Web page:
Toyota has also expanded the electronically controlled suspension AVS, which improves maneuverability and running stability for one heck of a fun ride.
2007 Toyota Mark X
When it comes to fuel economy, the 2007 Toyota Mark X has an average fuel economy of 10.5km/L.
The 2007 Toyota Mark X contains a 215 horsepower engine equipped with a 2-unit direct injection V6 engine that makes it not only classy, but downright fun to drive, too. It is combined with 6-speed and 5-speed automatic and sequential shiftmatic for smooth manual shift operation.
This luxurious sedan also comes equipped with an intelligent headlamp control system, along with improved safety features such as special side and curtain shield airbags and an anti-theft system.
2008 Toyota Mark X
The 2008 Toyota Mark X has an average fuel economy of 10.5km/L.
Under the hood, Toyota’s 2008 Mark X packs a V6 engine containing two D-4 direct injection units that can take you up to 256 horsepower, combined with a 6 or 5-speed sequential shiftmatic transmission. It also has a smart entry system including two smart keys with hazard and buzzer features, and an anti-theft system that immobilizes the engine.
In addition, the driver’s seat is equipped with an 8-way multi-adjustable power seat, a discharge headlamp, and 16-inch aluminum wheels.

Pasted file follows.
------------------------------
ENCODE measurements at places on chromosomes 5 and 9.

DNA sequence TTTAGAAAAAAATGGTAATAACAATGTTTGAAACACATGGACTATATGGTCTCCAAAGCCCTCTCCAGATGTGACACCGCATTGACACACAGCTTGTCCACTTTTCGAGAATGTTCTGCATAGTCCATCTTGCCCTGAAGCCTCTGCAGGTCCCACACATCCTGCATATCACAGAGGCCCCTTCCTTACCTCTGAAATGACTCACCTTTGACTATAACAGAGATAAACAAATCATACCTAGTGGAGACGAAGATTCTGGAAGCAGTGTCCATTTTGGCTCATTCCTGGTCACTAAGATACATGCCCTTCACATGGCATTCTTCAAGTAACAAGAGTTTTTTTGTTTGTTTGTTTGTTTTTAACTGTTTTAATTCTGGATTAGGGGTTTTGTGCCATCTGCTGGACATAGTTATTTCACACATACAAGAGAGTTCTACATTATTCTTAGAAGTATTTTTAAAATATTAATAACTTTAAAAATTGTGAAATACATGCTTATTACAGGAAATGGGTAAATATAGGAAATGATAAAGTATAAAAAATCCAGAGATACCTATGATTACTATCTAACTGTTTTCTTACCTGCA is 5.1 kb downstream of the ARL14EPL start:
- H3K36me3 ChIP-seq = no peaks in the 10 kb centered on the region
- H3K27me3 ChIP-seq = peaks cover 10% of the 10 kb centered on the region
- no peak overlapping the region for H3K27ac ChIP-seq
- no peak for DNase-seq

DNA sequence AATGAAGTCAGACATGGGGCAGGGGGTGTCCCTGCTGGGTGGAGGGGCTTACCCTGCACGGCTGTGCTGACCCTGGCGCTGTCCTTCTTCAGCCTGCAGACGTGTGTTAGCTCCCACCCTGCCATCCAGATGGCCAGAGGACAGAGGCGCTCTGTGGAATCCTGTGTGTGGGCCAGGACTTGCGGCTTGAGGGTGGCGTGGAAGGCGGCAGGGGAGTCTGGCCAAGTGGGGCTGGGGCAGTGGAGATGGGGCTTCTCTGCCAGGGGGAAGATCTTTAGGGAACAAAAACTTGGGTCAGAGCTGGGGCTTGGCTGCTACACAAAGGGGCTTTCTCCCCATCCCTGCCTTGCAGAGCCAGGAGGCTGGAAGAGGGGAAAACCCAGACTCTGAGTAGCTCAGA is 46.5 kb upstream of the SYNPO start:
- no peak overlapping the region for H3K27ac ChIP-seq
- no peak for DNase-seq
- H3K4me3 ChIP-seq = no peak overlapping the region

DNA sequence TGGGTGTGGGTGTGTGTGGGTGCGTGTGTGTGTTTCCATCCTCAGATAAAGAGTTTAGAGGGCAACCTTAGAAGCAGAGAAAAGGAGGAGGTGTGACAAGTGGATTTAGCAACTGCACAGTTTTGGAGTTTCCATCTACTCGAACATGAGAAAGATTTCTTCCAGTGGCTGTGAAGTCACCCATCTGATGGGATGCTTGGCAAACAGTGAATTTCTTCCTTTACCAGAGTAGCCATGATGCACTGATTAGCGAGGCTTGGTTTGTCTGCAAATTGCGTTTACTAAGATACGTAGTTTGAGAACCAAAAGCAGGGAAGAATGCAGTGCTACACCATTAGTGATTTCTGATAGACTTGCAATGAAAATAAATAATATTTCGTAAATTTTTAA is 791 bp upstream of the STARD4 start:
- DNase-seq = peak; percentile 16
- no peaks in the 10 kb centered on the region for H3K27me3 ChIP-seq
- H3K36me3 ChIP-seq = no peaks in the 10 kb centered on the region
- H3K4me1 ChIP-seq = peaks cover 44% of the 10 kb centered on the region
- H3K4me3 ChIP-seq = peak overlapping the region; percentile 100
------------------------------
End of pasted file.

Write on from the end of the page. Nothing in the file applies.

2009 Toyota Mark X
The 2009 Toyota Mark X ushers in the model’s second generation, offering an average fuel economy of 10.5km/L.
The 2009 Toyota Mark X screams high-class with a high quality, sporty edge. The 2.5L V6 engine and new 3.5L V6 engine combined with a 6-speed automatic transmission with a sequential shiftmatic that allows manual shift operation.
The front-end design with its triple headlamps and mesh grille emphasize its low center of gravity, giving it a sporty feel that makes it not only easy to operate but also fun to drive.
2010 Toyota Mark X
The 2010 Toyota Mark X has an average fuel economy of 10.5km/L.
The Mark X is Toyota’s most senior sedan, carrying with it the reliability that Toyota is known for. This model carries two types of engines: a 2.5L V6 engine (regular gasoline specification: 203 horsepower) and a 3.5L V6 engine (premium gasoline specification: 318 horsepower) combined with a 6-speed automatic and sequential shiftmatic.
With the 2010 Toyota Mark X, you can sit back, relax, and settle in for one luxurious drive.
Toyota Mark X Features
Over the years, features have been added to make the Toyota Mark X more attractive to car buyers. These features may include:
- CD player
- Leather seating
- Alloy wheels
- DVD playback capability
- Rear camera
- Push-start ignition
- Keyless entry
- Large center console display
If these features match your needs in a vehicle, the Toyota Mark X might just be the right car for you.
Should You Buy the Toyota Mark X?
If you want to know if the Toyota Mark X is your best option, see how it fares against the competition in our comparison with its fellow Toyota family member, the Brevis.